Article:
prospecttoreza
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prospecttoreza,
User Rank: Strategist
10/27/2014 | 10:31:01 AM
...incredibly difficalt ?
The retailers normally buy the PoS systems from integrators. They do not put it together themselves. At which point the systems acuire the valnerabilities - are they improperly configured when installed? Or the retailers IT tinker with them and break the defences to make them work with the company systems? If it is the latter, i would like to read a details explanation of the difficalties, with scripts attached.
aws0513
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aws0513,
User Rank: Ninja
10/27/2014 | 9:56:26 AM
Re: Justification for not implementing PoS safeguards?
I cannot swallow many justifications at this time, but I can predict some of what is being served up.
  • Lack of technical manpower (tossed salad).
  • Logistics issues regarding upgrading of older hardware (salad dressing).
  • Management "unawareness" (tasteless cooked chicken).
  • Management denial or refusal to deal with the problem (ostrich soup).
  • Immediate funding issues (the normal catch-all vanilla ice cream dessert with multiple toppings).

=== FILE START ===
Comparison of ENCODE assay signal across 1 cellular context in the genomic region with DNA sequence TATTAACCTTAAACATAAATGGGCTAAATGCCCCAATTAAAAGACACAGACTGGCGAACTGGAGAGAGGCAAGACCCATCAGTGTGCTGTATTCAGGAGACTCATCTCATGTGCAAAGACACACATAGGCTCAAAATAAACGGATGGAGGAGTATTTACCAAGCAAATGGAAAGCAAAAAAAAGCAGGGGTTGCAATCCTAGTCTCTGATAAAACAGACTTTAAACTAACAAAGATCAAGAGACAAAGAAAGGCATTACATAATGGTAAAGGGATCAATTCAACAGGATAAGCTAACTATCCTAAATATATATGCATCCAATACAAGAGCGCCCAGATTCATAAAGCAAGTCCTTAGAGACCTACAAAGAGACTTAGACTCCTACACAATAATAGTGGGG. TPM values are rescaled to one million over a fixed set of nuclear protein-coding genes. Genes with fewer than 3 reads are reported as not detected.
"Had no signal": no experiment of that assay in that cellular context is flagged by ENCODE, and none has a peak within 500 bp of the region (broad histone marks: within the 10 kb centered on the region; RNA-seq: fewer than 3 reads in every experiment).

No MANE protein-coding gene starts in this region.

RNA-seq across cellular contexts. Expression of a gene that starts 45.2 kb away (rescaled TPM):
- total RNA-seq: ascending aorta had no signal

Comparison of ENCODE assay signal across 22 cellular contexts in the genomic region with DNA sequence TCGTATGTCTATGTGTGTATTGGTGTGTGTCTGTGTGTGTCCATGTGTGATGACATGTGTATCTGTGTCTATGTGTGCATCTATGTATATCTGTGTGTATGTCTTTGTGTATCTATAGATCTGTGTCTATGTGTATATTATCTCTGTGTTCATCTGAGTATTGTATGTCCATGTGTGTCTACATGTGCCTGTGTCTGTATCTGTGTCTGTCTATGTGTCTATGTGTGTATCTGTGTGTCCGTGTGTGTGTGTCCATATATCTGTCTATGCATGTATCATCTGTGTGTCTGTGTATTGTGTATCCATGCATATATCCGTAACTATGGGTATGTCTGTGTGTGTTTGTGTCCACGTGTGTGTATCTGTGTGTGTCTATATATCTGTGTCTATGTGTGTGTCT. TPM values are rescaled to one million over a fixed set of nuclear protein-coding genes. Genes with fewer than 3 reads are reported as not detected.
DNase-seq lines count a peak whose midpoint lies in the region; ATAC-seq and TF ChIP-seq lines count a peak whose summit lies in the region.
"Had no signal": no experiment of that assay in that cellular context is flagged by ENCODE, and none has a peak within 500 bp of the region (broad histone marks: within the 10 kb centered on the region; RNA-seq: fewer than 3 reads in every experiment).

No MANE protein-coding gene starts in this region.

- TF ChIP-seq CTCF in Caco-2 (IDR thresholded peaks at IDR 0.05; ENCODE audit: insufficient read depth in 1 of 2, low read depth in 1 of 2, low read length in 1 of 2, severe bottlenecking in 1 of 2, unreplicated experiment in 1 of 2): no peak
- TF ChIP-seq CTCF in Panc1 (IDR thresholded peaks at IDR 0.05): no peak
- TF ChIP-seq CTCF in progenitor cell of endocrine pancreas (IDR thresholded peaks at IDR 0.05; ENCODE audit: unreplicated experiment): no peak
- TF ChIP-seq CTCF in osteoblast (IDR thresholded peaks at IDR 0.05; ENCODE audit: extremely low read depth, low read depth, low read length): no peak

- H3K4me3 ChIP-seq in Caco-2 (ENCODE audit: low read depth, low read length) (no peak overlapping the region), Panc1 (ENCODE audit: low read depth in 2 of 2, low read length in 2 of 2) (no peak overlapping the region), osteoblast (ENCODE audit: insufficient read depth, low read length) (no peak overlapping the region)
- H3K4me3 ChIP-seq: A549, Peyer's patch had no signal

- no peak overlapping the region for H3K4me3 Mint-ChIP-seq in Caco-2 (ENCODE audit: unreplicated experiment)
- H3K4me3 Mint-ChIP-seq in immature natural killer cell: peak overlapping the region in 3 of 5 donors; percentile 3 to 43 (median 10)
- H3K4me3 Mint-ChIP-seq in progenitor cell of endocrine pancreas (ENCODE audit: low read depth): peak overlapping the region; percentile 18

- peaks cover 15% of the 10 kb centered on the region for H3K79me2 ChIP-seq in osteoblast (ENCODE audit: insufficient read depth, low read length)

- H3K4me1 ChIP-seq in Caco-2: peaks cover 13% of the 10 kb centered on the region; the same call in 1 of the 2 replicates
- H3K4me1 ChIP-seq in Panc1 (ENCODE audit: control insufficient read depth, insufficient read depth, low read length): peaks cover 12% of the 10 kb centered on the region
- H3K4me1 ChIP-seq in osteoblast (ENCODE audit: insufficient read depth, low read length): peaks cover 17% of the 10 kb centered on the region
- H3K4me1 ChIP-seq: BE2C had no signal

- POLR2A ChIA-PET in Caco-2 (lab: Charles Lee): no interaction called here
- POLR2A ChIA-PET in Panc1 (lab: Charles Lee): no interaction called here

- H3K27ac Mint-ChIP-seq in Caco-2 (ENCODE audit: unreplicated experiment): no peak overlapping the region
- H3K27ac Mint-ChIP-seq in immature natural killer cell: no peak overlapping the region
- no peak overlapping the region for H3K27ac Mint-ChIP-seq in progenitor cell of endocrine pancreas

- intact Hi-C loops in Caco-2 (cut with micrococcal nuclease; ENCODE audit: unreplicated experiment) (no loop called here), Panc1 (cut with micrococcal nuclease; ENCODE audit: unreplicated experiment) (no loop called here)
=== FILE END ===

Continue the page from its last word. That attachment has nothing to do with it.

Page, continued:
That is the usual menu items. 
At the moment, I cannot think of any specials that the corporate chefs have served in the past, but I'm sure there are some original dishes being developed in backwater kitchens out there.

(Sorry for the food references, but I am in a goofy mood this morning...  and I need a breakfast break)

 
RyanSepe
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RyanSepe,
User Rank: Ninja
10/27/2014 | 8:31:46 AM
Justification for not implementing PoS safeguards?
Is there any reason, especially with the current popularity of these exploits, that retailers would not be implementing these best practices when it comes to PoS? Perhaps employee bandwidth? Some of these recommendations could be followed by changing simple infrastructure elements that don't require any monetary involvement.  
securityaffairs
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securityaffairs,
User Rank: Ninja
10/27/2014 | 7:00:42 AM
About the repor
I agree with data and observations proposed in the report, anyway I hope that next reports could provide more detailed info. I suggest the readers to read the US CERT document mentioned in the report about Backoof POS malware.

We all agree that industry must assume a proper security posture to avoid further damages